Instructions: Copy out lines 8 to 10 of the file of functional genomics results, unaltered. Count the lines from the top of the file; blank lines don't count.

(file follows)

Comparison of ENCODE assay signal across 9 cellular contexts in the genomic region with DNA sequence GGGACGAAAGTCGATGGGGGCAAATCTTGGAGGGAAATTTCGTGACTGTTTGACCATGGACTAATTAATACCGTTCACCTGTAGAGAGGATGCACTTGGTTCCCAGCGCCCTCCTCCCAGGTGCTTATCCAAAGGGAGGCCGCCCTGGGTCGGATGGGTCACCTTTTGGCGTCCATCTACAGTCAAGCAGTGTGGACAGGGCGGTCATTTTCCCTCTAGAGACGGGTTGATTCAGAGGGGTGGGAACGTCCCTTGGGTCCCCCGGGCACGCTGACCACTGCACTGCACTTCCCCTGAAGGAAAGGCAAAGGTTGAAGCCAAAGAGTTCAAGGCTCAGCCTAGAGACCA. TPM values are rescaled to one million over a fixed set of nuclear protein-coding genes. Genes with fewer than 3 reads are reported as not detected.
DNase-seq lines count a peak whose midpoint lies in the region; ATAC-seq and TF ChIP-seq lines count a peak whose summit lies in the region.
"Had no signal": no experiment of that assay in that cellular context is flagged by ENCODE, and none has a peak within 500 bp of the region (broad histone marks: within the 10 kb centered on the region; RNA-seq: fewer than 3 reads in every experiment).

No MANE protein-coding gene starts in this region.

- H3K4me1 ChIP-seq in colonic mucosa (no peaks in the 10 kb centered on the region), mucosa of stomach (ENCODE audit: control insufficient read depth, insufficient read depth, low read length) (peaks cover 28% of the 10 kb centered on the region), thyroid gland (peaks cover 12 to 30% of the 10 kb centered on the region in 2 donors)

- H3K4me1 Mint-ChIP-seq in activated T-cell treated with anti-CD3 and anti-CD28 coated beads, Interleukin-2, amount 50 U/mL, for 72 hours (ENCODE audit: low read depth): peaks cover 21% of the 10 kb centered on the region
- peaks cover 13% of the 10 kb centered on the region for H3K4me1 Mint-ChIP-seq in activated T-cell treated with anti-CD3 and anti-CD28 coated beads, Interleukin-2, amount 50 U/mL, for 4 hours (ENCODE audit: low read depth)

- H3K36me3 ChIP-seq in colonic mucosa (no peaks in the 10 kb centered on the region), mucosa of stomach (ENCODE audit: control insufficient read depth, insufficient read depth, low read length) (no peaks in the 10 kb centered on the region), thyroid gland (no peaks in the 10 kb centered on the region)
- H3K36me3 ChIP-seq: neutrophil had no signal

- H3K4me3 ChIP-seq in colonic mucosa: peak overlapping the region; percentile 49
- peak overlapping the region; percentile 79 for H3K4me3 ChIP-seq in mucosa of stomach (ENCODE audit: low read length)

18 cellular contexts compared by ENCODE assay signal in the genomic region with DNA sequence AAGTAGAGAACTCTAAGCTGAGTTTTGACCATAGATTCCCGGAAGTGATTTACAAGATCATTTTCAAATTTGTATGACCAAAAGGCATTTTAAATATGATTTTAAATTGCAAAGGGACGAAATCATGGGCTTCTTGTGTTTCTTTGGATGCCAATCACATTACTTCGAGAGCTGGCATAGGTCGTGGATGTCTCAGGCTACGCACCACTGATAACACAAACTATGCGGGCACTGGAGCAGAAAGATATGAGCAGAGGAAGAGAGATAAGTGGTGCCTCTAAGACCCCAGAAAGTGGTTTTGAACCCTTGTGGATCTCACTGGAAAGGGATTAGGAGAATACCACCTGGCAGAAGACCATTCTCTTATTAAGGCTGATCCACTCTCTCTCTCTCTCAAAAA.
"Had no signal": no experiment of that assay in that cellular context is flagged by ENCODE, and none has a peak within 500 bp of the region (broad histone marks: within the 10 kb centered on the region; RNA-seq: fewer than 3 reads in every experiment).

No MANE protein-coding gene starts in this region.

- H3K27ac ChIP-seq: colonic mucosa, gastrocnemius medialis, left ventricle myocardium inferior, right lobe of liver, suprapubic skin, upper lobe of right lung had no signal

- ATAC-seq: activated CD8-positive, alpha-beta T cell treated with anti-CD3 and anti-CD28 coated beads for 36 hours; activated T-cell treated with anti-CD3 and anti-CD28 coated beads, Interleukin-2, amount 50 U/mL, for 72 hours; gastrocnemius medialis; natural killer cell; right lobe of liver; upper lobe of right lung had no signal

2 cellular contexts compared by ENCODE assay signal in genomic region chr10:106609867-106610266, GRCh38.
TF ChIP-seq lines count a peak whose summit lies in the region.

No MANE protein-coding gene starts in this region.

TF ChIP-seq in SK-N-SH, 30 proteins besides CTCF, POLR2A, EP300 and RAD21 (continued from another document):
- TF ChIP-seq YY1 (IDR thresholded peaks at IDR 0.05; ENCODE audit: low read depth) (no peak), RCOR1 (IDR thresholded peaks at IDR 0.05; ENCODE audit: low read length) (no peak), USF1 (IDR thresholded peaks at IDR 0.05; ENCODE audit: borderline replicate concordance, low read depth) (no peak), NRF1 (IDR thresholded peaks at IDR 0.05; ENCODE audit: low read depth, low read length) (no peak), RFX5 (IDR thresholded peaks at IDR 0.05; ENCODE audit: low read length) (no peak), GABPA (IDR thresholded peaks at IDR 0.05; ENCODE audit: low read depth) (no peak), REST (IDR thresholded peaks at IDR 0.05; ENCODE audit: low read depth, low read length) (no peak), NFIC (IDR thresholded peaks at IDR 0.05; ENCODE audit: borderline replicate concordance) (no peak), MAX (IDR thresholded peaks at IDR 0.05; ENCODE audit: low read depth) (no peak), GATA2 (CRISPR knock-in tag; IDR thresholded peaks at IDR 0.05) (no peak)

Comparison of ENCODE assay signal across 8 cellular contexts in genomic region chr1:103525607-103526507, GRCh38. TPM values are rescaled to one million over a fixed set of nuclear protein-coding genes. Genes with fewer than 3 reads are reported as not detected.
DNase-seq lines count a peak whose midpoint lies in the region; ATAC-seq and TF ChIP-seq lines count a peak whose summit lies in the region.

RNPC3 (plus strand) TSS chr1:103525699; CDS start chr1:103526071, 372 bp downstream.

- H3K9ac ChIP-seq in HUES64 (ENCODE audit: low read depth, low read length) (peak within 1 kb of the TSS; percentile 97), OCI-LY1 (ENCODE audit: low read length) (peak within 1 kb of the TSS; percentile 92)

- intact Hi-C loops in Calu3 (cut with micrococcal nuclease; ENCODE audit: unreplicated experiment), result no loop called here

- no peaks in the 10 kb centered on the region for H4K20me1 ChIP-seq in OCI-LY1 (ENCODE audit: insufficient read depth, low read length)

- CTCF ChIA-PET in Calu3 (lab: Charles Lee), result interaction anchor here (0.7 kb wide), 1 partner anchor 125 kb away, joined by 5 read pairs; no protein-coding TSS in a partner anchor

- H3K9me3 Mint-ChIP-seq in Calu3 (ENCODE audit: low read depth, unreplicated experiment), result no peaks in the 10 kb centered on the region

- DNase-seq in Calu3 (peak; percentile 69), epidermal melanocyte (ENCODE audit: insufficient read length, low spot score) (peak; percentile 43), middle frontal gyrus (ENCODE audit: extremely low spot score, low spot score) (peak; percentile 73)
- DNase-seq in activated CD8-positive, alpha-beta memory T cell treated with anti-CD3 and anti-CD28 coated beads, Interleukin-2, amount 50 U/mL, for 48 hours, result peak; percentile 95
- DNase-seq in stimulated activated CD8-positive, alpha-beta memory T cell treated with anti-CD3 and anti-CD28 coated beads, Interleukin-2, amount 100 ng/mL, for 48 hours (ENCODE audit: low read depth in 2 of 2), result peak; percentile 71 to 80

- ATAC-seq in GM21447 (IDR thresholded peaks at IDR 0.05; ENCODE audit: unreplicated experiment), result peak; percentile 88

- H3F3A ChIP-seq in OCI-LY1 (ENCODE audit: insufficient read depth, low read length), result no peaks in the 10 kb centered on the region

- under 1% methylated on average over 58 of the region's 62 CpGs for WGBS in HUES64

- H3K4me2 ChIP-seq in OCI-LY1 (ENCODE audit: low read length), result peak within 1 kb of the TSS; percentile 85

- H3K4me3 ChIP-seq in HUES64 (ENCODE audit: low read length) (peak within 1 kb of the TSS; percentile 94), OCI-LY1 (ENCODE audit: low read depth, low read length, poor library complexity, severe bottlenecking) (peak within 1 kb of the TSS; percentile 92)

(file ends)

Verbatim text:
- H3K36me3 ChIP-seq in colonic mucosa (no peaks in the 10 kb centered on the region), mucosa of stomach (ENCODE audit: control insufficient read depth, insufficient read depth, low read length) (no peaks in the 10 kb centered on the region), thyroid gland (no peaks in the 10 kb centered on the region)
- H3K36me3 ChIP-seq: neutrophil had no signal

- H3K4me3 ChIP-seq in colonic mucosa: peak overlapping the region; percentile 49